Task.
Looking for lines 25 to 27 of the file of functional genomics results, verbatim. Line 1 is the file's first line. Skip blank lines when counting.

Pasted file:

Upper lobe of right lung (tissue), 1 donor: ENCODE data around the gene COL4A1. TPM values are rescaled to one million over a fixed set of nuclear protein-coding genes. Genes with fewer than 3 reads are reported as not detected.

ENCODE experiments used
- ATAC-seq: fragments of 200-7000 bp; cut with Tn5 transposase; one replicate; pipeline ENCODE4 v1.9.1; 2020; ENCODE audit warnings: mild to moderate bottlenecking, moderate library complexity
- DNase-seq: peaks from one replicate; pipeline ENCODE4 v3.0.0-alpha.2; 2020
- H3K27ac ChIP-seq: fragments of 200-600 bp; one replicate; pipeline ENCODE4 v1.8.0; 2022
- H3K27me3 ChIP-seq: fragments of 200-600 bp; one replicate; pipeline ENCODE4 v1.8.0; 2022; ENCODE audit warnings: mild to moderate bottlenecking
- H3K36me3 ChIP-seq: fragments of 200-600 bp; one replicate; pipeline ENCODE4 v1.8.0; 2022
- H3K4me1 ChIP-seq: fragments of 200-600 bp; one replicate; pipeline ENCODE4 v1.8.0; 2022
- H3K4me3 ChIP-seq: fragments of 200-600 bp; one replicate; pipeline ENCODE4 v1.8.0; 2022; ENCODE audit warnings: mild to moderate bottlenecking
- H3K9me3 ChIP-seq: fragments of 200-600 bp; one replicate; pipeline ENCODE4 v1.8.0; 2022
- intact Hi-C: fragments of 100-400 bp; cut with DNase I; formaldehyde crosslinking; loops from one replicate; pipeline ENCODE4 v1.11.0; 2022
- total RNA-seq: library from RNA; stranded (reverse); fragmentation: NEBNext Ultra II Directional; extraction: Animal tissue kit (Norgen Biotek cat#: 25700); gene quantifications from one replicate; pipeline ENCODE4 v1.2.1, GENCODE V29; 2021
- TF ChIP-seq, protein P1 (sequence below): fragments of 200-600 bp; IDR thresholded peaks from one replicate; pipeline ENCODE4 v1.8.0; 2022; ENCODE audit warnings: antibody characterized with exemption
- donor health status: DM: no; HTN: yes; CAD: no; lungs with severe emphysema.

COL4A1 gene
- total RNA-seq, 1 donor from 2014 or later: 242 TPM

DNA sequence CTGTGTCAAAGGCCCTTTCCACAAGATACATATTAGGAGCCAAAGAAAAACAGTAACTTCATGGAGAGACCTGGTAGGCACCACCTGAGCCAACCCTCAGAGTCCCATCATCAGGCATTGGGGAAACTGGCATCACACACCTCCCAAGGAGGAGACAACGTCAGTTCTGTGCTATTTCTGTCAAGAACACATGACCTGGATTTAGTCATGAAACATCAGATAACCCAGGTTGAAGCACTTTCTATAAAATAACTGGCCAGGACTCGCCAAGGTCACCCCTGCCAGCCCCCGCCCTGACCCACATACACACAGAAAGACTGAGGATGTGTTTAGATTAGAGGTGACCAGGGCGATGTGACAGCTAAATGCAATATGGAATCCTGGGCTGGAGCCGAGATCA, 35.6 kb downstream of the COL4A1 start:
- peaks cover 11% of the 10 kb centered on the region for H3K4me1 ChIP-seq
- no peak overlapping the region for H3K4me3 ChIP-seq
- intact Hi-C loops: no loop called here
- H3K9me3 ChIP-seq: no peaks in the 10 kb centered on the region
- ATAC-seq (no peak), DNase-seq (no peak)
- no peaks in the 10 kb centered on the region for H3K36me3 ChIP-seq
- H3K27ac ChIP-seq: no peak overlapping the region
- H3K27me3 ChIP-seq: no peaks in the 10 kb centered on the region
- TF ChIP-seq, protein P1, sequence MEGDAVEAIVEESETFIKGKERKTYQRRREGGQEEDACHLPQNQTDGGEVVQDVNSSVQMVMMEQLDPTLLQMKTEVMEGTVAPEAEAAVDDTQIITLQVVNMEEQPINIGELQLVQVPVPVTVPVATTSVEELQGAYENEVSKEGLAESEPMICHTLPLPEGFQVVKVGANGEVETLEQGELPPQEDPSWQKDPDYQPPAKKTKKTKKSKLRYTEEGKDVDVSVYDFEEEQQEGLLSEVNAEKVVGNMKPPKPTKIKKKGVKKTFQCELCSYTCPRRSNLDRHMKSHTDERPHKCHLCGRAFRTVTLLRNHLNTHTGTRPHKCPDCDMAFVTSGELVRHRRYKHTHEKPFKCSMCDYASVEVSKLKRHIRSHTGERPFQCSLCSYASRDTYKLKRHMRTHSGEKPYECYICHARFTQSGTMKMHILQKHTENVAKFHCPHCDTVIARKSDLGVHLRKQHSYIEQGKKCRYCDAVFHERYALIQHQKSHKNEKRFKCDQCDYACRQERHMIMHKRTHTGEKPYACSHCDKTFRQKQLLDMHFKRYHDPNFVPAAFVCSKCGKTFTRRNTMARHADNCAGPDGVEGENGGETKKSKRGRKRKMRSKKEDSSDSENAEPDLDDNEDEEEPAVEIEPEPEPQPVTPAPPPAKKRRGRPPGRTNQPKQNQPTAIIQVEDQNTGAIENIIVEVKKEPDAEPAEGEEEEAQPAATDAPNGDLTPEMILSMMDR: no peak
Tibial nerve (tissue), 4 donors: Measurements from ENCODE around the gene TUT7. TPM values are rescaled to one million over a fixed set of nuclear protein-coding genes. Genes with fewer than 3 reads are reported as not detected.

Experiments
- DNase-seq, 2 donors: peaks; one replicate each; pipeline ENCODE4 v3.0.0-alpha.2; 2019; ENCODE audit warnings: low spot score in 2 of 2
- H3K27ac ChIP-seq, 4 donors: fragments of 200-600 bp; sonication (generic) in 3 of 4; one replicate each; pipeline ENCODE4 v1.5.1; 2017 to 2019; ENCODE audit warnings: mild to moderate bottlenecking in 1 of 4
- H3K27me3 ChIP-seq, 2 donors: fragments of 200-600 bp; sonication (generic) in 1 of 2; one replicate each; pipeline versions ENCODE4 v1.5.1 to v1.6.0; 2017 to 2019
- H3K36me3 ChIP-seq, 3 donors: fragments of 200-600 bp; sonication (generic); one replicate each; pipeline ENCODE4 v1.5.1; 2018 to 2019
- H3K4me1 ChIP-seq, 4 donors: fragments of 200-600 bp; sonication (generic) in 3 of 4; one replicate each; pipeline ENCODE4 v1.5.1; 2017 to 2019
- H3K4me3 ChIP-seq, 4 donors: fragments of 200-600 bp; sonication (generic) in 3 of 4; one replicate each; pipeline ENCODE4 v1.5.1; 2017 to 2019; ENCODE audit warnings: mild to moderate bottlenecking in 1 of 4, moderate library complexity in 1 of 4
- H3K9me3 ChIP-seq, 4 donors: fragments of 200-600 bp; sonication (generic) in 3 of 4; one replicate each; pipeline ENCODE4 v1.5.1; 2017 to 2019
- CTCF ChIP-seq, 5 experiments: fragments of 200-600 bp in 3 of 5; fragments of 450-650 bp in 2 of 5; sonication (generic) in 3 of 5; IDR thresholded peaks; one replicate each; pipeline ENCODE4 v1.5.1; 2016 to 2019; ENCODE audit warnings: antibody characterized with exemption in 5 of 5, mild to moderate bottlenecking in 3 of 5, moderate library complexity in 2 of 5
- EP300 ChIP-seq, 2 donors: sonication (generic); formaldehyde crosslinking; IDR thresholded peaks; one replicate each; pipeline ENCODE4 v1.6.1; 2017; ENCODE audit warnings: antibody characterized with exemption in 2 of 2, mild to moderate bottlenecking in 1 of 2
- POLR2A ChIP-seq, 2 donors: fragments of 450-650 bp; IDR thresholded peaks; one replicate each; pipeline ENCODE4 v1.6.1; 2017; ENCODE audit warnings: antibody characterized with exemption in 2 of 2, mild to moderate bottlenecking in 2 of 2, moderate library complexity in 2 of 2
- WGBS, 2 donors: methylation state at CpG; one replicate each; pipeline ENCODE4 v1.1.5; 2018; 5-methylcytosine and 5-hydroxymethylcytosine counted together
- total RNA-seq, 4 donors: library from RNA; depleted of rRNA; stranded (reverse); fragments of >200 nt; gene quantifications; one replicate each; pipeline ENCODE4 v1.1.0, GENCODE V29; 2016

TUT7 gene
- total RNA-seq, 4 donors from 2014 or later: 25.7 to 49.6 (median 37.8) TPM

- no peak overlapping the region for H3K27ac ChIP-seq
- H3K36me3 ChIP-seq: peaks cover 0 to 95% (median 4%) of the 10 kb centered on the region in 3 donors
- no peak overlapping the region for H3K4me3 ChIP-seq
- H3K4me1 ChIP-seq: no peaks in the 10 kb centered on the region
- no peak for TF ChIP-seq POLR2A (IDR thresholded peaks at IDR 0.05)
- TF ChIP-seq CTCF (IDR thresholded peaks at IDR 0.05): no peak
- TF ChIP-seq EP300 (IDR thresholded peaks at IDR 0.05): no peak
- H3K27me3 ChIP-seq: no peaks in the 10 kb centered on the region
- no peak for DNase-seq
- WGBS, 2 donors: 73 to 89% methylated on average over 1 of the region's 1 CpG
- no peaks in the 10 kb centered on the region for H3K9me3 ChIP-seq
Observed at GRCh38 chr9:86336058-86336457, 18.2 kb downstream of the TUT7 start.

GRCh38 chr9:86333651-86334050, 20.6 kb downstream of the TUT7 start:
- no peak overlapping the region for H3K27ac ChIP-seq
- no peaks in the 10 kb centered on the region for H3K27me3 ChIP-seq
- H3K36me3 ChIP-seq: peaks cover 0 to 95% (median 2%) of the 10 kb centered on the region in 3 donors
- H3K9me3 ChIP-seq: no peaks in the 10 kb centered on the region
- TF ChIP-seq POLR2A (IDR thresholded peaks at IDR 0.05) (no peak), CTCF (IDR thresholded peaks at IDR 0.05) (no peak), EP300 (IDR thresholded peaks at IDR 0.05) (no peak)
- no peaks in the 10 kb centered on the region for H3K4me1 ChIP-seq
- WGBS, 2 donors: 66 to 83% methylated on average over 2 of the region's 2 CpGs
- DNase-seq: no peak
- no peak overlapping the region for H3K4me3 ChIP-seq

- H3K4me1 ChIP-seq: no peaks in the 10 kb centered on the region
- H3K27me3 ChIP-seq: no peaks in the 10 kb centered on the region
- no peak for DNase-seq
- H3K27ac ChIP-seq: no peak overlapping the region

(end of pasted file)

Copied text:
- H3K27me3 ChIP-seq: no peaks in the 10 kb centered on the region
- TF ChIP-seq, protein P1, sequence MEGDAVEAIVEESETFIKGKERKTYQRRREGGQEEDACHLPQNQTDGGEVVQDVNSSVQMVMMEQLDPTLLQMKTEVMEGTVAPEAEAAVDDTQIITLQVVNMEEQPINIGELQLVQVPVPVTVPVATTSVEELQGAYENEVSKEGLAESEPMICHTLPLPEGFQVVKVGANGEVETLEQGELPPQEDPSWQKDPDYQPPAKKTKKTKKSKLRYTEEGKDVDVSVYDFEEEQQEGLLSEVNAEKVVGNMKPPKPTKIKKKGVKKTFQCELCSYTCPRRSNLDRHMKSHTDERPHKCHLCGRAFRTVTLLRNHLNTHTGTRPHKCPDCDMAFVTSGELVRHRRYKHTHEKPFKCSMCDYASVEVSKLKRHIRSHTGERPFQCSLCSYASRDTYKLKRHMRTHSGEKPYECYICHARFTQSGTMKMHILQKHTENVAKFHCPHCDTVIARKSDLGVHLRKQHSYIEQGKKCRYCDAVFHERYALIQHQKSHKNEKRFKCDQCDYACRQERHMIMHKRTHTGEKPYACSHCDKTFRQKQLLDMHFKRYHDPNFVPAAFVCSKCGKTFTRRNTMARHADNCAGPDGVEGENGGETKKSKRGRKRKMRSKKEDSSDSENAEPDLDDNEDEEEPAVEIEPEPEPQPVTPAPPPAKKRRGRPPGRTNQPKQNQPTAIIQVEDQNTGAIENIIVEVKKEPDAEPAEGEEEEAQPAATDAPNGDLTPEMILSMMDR: no peak
Tibial nerve (tissue), 4 donors: Measurements from ENCODE around the gene TUT7. TPM values are rescaled to one million over a fixed set of nuclear protein-coding genes. Genes with fewer than 3 reads are reported as not detected.